How to Appraise an Antique Buffet

Written by linda richard
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How to Appraise an Antique Buffet
Furniture may be detailed with doors and shelves. (kommode image by Marvin Gerste from

A buffet is a piece of dining room furniture used as a server, hutch or sideboard. The name is of French origin, although this antique furniture may be an import or an American piece, with or without a storage area at the top of the table. Antique buffets are furniture from the turn of the 20th century or before and were used as servers and extra table space in the dining room. Develop knowledge of antique furniture, as well as appraisal techniques, before attempting to appraise home furnishings or furniture. Appraisal techniques and ethics are taught by the International Society of Appraisers (ISA) and the Appraisers Association of America (AAA) in accordance with the Uniform Standards of Professional Appraisal Practice (USPAP).

Skill level:


  1. 1

    Consider the size and complexity of a piece of furniture for appraisal. A long table with legs and little storage may not be as valuable as a two-part hutch with doors and drawers. Take photographs of the piece---front, sides and back---to have a record of the appearance and condition of the sideboard or buffet at the time of the appraisal.

  2. 2

    Identify the wood. Old furniture is solid wood, identifiable by grain and colour. Exotic woods and mahogany are more valuable than common soft woods like pine. Use a website like Hobbit House that has pictures for wood identification. Look for veneer or a thin layer of wood over the wooden structure.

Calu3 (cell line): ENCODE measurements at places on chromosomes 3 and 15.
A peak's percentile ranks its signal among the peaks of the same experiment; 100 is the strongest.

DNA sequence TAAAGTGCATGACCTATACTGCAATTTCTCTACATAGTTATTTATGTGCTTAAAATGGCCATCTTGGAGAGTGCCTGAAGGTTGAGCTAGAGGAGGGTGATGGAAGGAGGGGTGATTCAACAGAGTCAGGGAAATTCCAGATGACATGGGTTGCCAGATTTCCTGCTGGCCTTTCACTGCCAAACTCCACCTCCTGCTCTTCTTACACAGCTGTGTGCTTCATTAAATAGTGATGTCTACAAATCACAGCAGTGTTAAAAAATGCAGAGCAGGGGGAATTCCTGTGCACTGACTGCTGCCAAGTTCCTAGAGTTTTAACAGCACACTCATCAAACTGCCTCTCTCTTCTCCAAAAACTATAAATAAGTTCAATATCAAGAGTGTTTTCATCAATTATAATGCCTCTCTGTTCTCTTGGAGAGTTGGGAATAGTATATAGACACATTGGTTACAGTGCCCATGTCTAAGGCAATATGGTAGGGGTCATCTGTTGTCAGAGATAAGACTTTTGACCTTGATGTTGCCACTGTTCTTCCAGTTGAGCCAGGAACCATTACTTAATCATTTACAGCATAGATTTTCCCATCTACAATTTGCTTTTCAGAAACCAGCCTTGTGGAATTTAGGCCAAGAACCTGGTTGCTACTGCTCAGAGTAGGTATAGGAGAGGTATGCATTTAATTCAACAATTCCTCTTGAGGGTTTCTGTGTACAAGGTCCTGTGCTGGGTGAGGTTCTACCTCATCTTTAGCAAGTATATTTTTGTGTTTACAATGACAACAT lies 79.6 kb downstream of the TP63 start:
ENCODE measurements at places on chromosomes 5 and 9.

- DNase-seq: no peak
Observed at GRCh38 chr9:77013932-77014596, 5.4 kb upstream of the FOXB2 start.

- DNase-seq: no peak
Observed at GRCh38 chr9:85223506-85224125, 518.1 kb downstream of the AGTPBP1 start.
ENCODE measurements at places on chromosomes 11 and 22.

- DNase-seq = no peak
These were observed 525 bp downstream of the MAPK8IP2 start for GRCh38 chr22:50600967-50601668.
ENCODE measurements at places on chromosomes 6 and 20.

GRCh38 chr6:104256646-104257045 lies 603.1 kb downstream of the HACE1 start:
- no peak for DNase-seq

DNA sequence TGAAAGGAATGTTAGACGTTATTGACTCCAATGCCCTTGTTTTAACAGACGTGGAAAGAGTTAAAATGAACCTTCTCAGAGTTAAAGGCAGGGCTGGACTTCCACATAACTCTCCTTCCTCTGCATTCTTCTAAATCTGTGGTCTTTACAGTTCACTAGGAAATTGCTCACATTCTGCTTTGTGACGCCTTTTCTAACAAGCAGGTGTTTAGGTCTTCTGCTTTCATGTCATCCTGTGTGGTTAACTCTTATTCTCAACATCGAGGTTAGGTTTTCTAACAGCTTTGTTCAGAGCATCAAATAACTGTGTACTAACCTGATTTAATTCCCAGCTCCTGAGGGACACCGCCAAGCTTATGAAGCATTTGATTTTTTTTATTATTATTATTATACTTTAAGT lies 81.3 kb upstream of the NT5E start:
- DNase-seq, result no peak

3. 3

    Check the construction. Note wooden nails and handmade dovetails, as well as different woods used for the back or bottoms of drawers. Quality construction may reveal the age as well as assist in an appraisal of a sideboard, buffet or cupboard.

  4. 4

    Note the condition. Condition is a key element to the appraisal of items, and this is especially true for furniture. Damage devalues the item, but watch for married pieces or cut-off legs. Married furniture is a top placed on a base that is not the original. Square legs are often replacements, so check to see if the leg is all one piece up the back of the sideboard or buffet. Large furniture may have been cut at the top to fit the shorter ceilings of later years, and some furniture has the middle section removed, with the right and left sides reassembled.

  5. 5

    Learn the provenance. Furniture associated with a person or event has more value than just the item. It is valued at a premium because of provenance. Furniture made by a well-known woodworker is often more valuable than an item made by an unknown.

    A compilation of these elements and consideration of artistic merit build the foundation for an appraisal. Market conditions, the purpose or function of the appraisal and the appraiser's knowledge and judgment all play a role in appraising an item like an antique buffet.

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